Investors regularly ask me the question, “Will this property be a good real estate investment?”
Let’s examine the theory of good and bad real estate investments.
I purchased some parcels of industrial land 35 years ago in an area my partners and I thought would experience steady growth. The growth we anticipated did not materialize as we expected. The City did extend sewer and water services to that area of town, but even with those services the boom we expected did not happen. My partners and I still own the land all these 35 years later. There has been growth and development near our property but it has not reached us yet. We are still in the path of progress!
One of my clients built and leased a restaurant building to Denny’s in Des Moines, Iowa at a booming freeway interchange in the 1970s. Denny’s operated successfully in that location for many years until traffic congestion caused the City to construct a median in the middle of the street in front of the property. The new median probably improved traffic safety, but it substantially cut off the flow of hungry customers to Denny’s. As a result, Denny’s closed the store and my client was left with a vacant building he could not rent to another restaurant operator. Bad real estate?
James S. Black, the founder of our company, once said “There is no bad real estate as long as you live long enough!” Yes, there are real estate investments that will not perform as expected, but there really is no bad real estate. Time and real estate combined can produce amazing returns. Sometimes unexpected circumstances push those time frames and returns years into the future. Real estate is just like any other type of investment we make; some investments just don’t perform as we expect them to.
My experience from making numerous real estate investments over the years is that you will have a few properties that will perform better than expected; the majority of the properties you invest in will be nice, solid, steady producers; and a few properties will not turn out as planned.
So, what about the two example properties I mentioned above? Well, like with anything in life, you try to make the best out of what you have to work with. The good news is that the land mentioned above that we’ve owned for 35 years has been debt-free for a long time and the holding costs are nominal. We were even able to sell a crop of hay from the property for many years, which generated enough income to pay the real estate taxes. The land has appreciated in value and continued growth in the surrounding area will eventually allow us to sell or develop it. It will not be the greatest return I have obtained on a real estate investment, but we should end up with a return of our capital and a small profit. So, a long-term perspective is important when investing in real estate.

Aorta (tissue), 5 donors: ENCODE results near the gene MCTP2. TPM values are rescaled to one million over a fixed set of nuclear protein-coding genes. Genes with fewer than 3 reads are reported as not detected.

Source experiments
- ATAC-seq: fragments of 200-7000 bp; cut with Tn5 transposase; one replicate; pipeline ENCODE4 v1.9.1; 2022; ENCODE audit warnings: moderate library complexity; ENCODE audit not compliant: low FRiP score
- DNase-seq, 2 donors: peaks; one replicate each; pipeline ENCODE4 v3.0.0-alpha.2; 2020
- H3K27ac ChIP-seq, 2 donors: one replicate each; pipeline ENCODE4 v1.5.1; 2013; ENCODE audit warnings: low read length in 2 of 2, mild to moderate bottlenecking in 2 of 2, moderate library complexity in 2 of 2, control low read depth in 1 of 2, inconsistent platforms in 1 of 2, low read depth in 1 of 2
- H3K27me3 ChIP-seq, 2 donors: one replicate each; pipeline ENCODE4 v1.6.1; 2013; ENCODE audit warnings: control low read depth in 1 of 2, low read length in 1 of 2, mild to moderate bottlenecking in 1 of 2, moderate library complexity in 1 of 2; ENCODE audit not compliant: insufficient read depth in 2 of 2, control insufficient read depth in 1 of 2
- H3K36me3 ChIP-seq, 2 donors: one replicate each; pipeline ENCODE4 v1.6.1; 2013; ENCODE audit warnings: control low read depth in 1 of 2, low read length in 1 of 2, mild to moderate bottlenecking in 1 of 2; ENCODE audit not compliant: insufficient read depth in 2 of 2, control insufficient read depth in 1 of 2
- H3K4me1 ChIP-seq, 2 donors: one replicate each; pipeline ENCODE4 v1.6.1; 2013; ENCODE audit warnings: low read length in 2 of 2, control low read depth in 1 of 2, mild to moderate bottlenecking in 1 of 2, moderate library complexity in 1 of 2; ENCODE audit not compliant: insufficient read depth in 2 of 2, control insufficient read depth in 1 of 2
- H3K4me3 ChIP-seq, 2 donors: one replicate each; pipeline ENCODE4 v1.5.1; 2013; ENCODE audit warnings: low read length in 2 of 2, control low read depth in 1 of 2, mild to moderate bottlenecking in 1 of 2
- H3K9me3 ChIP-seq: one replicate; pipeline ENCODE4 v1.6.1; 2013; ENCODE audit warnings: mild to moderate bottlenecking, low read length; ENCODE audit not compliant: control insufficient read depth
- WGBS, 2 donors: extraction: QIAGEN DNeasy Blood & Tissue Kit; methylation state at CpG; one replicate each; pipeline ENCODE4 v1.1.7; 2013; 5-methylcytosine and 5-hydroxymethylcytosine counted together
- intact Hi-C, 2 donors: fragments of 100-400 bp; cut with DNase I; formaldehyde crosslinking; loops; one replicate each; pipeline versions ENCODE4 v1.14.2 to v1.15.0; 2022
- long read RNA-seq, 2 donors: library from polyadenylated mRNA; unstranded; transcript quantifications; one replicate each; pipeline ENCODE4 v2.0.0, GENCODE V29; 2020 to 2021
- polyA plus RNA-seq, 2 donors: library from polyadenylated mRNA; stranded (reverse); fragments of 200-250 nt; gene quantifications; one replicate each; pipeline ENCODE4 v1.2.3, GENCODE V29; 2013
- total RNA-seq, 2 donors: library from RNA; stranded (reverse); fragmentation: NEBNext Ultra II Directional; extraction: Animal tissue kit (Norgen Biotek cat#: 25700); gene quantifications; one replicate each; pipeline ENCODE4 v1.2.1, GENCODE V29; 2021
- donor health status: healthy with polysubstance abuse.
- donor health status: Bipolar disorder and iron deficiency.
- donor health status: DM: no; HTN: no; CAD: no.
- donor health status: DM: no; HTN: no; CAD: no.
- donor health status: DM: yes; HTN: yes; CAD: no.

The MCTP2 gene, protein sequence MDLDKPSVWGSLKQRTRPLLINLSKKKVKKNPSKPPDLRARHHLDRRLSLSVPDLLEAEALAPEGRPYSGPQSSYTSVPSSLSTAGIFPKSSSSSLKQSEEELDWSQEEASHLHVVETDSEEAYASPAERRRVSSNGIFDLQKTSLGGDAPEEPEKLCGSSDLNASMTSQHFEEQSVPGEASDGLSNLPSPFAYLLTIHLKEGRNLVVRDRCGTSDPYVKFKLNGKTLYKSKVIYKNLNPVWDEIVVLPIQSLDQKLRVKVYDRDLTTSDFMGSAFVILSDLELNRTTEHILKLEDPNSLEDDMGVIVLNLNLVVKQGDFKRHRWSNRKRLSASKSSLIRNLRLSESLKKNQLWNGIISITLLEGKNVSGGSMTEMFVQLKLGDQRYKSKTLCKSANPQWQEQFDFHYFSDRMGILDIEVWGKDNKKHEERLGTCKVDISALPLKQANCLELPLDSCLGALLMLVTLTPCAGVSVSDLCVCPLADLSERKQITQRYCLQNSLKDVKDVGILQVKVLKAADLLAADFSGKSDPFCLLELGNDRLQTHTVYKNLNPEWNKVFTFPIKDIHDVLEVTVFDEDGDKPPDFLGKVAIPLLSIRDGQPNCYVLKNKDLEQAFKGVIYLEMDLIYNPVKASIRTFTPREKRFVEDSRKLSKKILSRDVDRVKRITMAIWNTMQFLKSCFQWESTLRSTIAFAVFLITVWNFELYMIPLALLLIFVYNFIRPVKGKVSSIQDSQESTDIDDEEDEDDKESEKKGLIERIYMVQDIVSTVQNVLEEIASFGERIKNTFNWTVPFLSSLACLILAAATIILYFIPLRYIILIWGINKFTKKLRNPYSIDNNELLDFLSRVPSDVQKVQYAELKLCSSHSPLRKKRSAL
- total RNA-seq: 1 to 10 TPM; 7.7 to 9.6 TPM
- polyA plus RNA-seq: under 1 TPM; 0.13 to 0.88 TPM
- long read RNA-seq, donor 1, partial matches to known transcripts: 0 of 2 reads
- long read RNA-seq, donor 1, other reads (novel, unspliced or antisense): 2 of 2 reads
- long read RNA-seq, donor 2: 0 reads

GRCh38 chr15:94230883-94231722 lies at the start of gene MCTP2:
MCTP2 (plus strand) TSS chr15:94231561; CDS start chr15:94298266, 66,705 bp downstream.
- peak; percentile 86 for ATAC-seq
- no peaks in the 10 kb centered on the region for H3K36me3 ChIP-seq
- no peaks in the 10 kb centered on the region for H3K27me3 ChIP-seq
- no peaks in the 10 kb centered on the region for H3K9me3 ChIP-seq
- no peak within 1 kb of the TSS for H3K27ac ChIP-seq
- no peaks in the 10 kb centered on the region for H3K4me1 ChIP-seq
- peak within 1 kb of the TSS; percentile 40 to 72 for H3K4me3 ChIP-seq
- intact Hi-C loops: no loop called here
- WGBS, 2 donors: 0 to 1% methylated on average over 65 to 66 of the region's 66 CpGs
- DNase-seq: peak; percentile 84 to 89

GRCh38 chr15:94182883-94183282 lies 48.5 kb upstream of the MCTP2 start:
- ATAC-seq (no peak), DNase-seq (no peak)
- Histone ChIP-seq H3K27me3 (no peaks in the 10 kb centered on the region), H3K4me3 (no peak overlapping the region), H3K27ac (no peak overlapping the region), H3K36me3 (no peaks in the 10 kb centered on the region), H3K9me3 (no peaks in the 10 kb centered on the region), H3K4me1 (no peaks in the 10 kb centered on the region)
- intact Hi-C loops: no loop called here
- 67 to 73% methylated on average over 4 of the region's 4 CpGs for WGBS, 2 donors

The property in Des Moines did provide the owner with a secure and steady cash flow during the original term of the Denny’s lease. When Denny’s left he still had a well-located piece of land at a high traffic major freeway interchange. This land was well-suited for redevelopment as the former Denny’s building was at the end of its useful life. Today the median is still in the street in front of the property but the traffic count has grown steadily, which has supported the redevelopment of the land into a C store with gas.
Some real estate investments will not perform as we expect them to, but over time, “If you live long enough there is no bad real estate!”
Jeff K Johnson is the author of the real estate investing book Cash Flow Forever
Jeff K. Johnson is the President of Black Commercial, Inc., one of Spokane’s largest property management and commercial real estate companies. Jeff is a licensed REALTOR® and has worked in the real estate profession since 1975.
Jeff specializes in the sale, leasing, and development of office buildings. Much of Jeff’s work includes assisting Fortune 500 companies with the acquisition and disposition of corporate real estate. Jeff is also the managing general partner in numerous real estate investment partnerships. Prior to moving to Spokane, Jeff grew up in Iowa and attended Waldorf College in Forest City. Jeff has consistently been one of the top producing commercial real estate brokers in Spokane.